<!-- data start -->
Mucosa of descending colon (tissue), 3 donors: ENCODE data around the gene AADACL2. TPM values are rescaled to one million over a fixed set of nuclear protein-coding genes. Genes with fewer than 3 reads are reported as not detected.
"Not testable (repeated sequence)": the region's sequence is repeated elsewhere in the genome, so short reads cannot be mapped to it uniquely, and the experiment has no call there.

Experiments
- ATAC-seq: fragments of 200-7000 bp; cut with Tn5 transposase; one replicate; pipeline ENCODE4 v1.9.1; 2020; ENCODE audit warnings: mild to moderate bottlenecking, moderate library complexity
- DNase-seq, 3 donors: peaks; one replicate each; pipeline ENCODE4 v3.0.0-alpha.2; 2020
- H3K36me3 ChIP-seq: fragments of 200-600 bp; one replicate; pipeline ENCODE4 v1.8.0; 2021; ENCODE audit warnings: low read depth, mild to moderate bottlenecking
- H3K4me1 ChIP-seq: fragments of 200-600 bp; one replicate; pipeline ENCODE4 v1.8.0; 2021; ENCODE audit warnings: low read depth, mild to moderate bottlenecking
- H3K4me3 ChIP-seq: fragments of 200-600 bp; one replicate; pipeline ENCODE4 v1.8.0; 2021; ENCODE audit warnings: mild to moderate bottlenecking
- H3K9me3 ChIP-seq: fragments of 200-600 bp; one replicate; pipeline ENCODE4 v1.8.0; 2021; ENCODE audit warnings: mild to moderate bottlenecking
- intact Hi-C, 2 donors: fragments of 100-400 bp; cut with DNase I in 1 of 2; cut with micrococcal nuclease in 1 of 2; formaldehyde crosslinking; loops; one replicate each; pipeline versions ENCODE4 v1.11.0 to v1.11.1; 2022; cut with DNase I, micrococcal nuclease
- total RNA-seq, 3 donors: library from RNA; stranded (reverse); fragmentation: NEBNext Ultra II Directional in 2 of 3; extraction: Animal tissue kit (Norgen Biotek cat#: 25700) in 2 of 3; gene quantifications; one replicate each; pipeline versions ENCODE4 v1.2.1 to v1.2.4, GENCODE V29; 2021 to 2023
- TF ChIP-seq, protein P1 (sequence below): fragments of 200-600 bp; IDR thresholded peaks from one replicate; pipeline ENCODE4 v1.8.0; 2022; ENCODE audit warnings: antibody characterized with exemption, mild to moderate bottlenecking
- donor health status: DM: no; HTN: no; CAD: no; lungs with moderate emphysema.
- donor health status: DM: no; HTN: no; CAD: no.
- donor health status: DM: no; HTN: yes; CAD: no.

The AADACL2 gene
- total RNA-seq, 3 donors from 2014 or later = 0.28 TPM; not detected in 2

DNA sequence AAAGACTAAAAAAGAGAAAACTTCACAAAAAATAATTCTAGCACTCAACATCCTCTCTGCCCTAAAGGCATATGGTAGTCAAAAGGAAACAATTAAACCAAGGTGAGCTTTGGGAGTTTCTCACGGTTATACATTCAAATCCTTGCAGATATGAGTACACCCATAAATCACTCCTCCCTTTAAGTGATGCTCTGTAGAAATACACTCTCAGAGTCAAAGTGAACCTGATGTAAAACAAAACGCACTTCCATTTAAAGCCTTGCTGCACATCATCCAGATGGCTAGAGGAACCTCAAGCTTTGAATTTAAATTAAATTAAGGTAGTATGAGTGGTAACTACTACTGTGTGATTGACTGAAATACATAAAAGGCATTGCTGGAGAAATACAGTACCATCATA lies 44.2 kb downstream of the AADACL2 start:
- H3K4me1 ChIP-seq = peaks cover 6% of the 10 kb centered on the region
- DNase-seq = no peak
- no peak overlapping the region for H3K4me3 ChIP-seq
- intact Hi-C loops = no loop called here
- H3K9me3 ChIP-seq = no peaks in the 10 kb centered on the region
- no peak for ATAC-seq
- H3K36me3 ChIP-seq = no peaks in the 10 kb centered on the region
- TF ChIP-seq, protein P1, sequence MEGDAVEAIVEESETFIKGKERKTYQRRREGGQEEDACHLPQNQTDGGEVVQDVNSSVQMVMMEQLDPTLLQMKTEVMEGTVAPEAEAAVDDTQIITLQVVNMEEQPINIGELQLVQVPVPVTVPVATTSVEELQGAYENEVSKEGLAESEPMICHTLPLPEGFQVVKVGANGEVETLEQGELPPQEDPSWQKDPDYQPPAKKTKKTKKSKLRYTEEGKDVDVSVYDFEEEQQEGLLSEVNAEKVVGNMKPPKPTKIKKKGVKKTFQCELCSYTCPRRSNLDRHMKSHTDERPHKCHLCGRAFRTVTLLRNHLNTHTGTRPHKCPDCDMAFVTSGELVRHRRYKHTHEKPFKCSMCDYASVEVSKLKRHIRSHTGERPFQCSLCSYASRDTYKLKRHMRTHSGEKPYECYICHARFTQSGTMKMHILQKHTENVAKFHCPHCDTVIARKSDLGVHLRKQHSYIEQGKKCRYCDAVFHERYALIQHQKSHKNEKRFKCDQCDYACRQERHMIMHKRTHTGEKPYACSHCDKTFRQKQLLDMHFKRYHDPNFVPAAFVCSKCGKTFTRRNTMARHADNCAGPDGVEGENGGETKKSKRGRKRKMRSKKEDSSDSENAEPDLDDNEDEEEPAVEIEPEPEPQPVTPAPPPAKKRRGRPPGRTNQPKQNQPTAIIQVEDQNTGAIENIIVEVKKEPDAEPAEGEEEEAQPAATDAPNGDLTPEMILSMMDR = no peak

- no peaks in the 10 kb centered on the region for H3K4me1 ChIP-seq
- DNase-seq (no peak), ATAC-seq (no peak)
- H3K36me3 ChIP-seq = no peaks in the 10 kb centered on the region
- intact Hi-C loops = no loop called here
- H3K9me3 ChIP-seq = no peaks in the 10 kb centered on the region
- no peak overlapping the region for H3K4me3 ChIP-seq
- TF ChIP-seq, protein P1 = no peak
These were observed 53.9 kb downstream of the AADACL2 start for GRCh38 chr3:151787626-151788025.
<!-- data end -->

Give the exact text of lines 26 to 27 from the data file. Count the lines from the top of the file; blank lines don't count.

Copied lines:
- TF ChIP-seq, protein P1, sequence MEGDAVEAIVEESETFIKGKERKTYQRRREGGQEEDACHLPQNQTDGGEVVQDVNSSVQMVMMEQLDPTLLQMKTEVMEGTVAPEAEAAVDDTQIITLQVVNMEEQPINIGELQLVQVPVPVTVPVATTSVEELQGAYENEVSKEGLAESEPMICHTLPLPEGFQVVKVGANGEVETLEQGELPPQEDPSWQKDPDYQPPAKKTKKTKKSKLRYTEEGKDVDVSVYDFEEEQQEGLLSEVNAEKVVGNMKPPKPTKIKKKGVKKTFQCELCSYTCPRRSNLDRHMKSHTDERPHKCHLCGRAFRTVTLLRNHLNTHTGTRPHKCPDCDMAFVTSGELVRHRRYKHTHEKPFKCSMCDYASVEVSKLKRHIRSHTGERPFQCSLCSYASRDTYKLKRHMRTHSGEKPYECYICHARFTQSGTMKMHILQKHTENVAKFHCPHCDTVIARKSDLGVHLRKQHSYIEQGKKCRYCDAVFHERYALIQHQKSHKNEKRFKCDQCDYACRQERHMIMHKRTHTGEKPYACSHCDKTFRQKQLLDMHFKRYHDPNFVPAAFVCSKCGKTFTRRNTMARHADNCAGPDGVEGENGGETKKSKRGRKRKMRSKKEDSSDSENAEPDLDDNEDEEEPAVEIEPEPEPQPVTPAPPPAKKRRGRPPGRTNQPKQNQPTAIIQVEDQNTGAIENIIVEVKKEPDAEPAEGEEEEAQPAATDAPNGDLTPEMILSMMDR = no peak

- no peaks in the 10 kb centered on the region for H3K4me1 ChIP-seq